How Long Is Too Long?
A new study from the University of California, San Francisco, reported in the New York Times by Catherine St Louis (Feb 5, 2014), suggests that obstetricians have been placing unrealistic limitations on the time a mother is allowed to push her baby out in the second stage of labor (the period after which the cervix is completely open and the baby descends through the birth canal) before calling it “abnormal” and moving to an operative delivery – most likely cesarean, but sometimes vacuum or forceps. The current guidelines from the American College of Obstetricians and Gynecologists are based on the Friedman curve developed in the 1950s, before epidural anesthesia was common, and long before some laboring women were allowed to continue to push beyond these restrictive limits as long as their babies looked healthy and they continued to make progress.
According to the Times article, “researchers at the University of California, San Francisco analyzed the records of 42,268 women who delivered vaginally without problems between 1976 and 2008. Roughly half had epidurals. The investigators compared the average length of the second stage of labor among women who had epidurals with that among women who did not. They also compared the upper limits of duration for both groups.
“Thirty-one percent of first births and 19 percent of subsequent labors would have been classified as abnormally long by the current ACOG definition, the researchers found. ‘It’s time to re-examine what normal and abnormal is, and revise our guidelines based on modern obstetric population,’ said Dr. Yvonne W. Cheng, the lead author of the study and an associate professor of obstetrics and gynecology at the University of California, San Francisco.”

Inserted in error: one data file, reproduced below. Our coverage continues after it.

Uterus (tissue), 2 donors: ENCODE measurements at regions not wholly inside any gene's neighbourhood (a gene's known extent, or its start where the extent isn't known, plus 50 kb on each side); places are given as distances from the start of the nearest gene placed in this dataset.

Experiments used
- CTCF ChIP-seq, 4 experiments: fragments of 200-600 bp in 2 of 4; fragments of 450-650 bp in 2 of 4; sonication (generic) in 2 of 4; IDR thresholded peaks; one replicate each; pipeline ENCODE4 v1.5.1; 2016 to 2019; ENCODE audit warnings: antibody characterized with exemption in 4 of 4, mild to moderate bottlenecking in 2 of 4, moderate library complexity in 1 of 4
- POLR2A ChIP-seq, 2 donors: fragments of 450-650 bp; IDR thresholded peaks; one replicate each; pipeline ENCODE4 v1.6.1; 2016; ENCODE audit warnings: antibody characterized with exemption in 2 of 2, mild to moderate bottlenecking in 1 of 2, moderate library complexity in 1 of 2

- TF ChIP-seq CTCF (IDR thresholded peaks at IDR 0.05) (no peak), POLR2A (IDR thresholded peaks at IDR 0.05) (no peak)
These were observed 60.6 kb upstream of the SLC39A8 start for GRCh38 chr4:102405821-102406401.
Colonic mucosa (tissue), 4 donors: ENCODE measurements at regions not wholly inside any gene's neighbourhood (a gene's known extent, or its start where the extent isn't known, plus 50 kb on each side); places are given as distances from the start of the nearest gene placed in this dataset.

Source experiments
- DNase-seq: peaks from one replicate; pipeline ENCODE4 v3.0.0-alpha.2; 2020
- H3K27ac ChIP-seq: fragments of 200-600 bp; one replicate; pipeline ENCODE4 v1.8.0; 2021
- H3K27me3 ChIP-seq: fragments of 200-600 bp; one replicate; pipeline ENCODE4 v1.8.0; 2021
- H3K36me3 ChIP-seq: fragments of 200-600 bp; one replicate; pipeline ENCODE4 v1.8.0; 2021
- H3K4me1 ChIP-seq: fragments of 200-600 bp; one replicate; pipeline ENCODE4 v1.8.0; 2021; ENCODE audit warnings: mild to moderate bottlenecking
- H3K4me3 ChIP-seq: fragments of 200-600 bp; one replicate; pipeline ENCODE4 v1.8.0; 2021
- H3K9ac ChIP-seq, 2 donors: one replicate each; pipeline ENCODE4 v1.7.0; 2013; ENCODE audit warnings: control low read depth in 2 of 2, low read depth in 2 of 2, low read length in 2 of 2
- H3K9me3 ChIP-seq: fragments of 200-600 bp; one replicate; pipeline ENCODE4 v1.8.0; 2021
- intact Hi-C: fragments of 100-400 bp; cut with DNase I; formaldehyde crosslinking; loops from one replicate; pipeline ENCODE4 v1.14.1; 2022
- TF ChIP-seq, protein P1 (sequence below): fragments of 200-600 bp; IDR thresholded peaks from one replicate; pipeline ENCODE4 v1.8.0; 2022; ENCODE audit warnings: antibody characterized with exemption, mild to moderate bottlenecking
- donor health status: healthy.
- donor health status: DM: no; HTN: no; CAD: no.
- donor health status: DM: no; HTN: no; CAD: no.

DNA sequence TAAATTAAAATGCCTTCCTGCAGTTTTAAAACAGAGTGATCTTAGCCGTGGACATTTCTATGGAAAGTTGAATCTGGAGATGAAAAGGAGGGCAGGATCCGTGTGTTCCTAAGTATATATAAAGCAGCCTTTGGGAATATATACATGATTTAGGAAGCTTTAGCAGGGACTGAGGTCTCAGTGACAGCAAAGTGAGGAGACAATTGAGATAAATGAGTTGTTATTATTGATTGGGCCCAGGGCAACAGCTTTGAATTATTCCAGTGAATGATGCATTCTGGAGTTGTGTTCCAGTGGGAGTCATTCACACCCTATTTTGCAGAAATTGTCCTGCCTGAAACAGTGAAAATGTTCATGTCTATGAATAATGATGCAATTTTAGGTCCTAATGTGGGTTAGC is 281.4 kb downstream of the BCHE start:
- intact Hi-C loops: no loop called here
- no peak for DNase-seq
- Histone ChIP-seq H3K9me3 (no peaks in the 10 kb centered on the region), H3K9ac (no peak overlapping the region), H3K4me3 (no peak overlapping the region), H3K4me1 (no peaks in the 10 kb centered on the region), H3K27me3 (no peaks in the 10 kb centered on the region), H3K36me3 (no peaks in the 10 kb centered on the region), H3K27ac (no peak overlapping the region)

Dr. Cheng’s study is the first to suggest that such an extended second stage may be ordinary. Midwives, who see birth as a physiological process, have known for years that “ordinary” labor may last for longer than the proscribed limitations that were set, and that it is unwise to place limitations on the length of labor as long as mom and baby are doing well and progress is being made. In settings where midwives are not restricted by protocols and policies set up by the institution or the obstetric profession, we have allowed women to labor until the baby is born or until it becomes clear that an intervention was needed, not until an arbitrary time limitation is reached. Midwives have also encouraged babies to move down the birth canal by using simple methods such as having mom squat, change her position, walk around, climb up some stairs sideways, sit on a birthing ball and rock back and forth – all with the objective of encouraging the baby to line up with the birth canal in an optimal way to bring it down and out.
Catherine St Louis, “Study Suggests Misplaced Fears in Longer Childbirths,” New York Times, Feb 5, 2014, http://www.nytimes.com/2014/02/06/health/childbirth-study-sees-longer-labor-as-normal.html?src=xps
Yvonne W. Cheng et al, Second Stage of Labor and Epidural Use- A Larger Effect than Previously Suggested. Obstetrics & Gynecology 2014;123:527-535.